Today, mass shootings have become a frightening reality for the United States; CNN released statistics stating that there are, on average, seven mass shootings every week. According to a 2013 FBI study, school shootings account for 24.4% of all active shooter incidents, second only to businesses. Lockdown drills have become one of the only ways to prevent these incidents. On November 14, a school in Northern California narrowly avoided a school shooting thanks to the quick thinking of the students and staff, by immediately initiating a lockdown.
Webb executes annual drills for fires and earthquakes so we can practice the proper procedures to ensure safety in the event of an emergency. According to a survey in which 79 students evaluated Webb’s emergency preparedness, 76% of Webb students feel ready when it comes to fires and/or earthquakes at Webb. Practicing lockdown drills is important for students and faculty members alike, but when it comes to lockdowns, Webb students feel generally unprepared.
“We have not done a full [lockdown] drill in a few years, I think we have done them in the past,” says Dr. Theresa Smith, Assistant Head of Schools. “But we do provide faculty training and we do have a protocol.”
The protocol provides a step-by-step list of immediate actions which should be taken if weapons are observed on or near campus. This protocol has been reviewed with faculty members but not with students. Consequently, 70.9% of the Webb students who responded to the survey feel that they are unprepared in case of an active shooter on campus.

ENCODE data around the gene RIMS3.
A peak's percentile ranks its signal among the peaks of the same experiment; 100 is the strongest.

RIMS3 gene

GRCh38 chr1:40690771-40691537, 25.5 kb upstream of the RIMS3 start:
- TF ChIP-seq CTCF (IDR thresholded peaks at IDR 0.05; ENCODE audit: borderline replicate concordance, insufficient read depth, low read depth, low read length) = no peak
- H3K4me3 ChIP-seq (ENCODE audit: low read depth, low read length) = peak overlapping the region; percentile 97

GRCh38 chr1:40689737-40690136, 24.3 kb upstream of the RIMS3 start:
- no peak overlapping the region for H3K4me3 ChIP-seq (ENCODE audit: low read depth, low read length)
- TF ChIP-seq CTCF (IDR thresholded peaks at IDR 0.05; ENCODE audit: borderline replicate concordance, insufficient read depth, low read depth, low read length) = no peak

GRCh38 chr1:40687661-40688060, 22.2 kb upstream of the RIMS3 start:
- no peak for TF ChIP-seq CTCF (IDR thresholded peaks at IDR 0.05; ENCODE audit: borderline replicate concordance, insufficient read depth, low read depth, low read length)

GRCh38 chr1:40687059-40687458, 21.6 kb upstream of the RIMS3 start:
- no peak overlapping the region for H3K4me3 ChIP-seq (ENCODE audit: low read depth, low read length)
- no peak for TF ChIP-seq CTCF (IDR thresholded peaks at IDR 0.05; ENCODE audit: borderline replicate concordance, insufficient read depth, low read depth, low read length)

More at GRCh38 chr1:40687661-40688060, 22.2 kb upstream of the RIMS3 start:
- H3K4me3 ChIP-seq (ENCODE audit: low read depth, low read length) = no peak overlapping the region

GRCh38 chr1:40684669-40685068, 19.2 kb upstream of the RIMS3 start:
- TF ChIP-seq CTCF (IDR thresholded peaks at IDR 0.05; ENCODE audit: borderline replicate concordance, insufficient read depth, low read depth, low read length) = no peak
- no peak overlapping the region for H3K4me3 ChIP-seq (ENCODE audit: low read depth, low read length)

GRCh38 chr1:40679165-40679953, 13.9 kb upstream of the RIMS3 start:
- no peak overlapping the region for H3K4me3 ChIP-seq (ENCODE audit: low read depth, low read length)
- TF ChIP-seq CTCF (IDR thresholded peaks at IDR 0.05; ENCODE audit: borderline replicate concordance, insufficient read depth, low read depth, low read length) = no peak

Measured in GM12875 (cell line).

Lockdown drills would be a serious benefit to students, especially considering that not everyone will always be in the presence of an informed faculty member. Due to our wide open campus and absence of an all call system, a person walking around school alone at any time during the day would be unaware and vulnerable if a school shooting were to occur.
Fortunately, Webb does have an emergency communication system, in the form of text messages, which can be used to contact all staff and students during any situation. However, not many Webb students know about the existence of this system; therefore 72.3% of 76 Webb students who responded to the question say that they would feel safer if Webb did lockdown drills.
However, the feasibility of a lockdown drill on Webb’s campus must be taken into consideration. With a spacious campus such as our own, it is hard to imagine how we could successfully practice a lockdown. But if we can’t hold a drill for lockdowns, how are we expected to be able to lockdown in a real-life situation? Lockdown drills would be extremely beneficial for Webb students and although they might be hard to execute, it is most definitely worth it to try.